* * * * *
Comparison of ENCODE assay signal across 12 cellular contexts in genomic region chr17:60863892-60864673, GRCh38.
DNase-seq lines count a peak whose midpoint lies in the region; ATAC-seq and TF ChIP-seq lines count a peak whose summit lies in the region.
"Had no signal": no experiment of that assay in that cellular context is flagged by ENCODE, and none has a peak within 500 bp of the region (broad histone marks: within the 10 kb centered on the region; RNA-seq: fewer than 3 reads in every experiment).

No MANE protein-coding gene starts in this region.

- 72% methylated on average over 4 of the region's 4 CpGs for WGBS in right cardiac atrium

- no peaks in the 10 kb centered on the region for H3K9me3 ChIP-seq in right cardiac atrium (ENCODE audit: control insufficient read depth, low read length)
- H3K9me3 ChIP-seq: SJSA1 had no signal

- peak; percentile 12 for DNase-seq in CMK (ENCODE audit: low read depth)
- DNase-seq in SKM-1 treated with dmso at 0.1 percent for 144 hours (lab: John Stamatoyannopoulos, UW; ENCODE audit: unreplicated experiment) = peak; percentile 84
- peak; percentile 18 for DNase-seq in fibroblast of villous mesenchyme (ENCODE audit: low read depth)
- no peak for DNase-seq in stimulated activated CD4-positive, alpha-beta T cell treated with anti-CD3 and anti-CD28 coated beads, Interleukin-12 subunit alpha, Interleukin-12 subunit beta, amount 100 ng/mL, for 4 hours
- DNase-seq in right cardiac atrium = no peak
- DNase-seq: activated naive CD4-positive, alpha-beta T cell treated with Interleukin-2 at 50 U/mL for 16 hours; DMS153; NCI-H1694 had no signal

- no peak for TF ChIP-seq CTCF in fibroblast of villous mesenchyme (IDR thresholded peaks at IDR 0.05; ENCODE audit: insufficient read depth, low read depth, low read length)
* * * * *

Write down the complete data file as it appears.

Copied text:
Comparison of ENCODE assay signal across 12 cellular contexts in genomic region chr17:60863892-60864673, GRCh38.
DNase-seq lines count a peak whose midpoint lies in the region; ATAC-seq and TF ChIP-seq lines count a peak whose summit lies in the region.
"Had no signal": no experiment of that assay in that cellular context is flagged by ENCODE, and none has a peak within 500 bp of the region (broad histone marks: within the 10 kb centered on the region; RNA-seq: fewer than 3 reads in every experiment).

No MANE protein-coding gene starts in this region.

- 72% methylated on average over 4 of the region's 4 CpGs for WGBS in right cardiac atrium

- no peaks in the 10 kb centered on the region for H3K9me3 ChIP-seq in right cardiac atrium (ENCODE audit: control insufficient read depth, low read length)
- H3K9me3 ChIP-seq: SJSA1 had no signal

- peak; percentile 12 for DNase-seq in CMK (ENCODE audit: low read depth)
- DNase-seq in SKM-1 treated with dmso at 0.1 percent for 144 hours (lab: John Stamatoyannopoulos, UW; ENCODE audit: unreplicated experiment) = peak; percentile 84
- peak; percentile 18 for DNase-seq in fibroblast of villous mesenchyme (ENCODE audit: low read depth)
- no peak for DNase-seq in stimulated activated CD4-positive, alpha-beta T cell treated with anti-CD3 and anti-CD28 coated beads, Interleukin-12 subunit alpha, Interleukin-12 subunit beta, amount 100 ng/mL, for 4 hours
- DNase-seq in right cardiac atrium = no peak
- DNase-seq: activated naive CD4-positive, alpha-beta T cell treated with Interleukin-2 at 50 U/mL for 16 hours; DMS153; NCI-H1694 had no signal

- no peak for TF ChIP-seq CTCF in fibroblast of villous mesenchyme (IDR thresholded peaks at IDR 0.05; ENCODE audit: insufficient read depth, low read depth, low read length)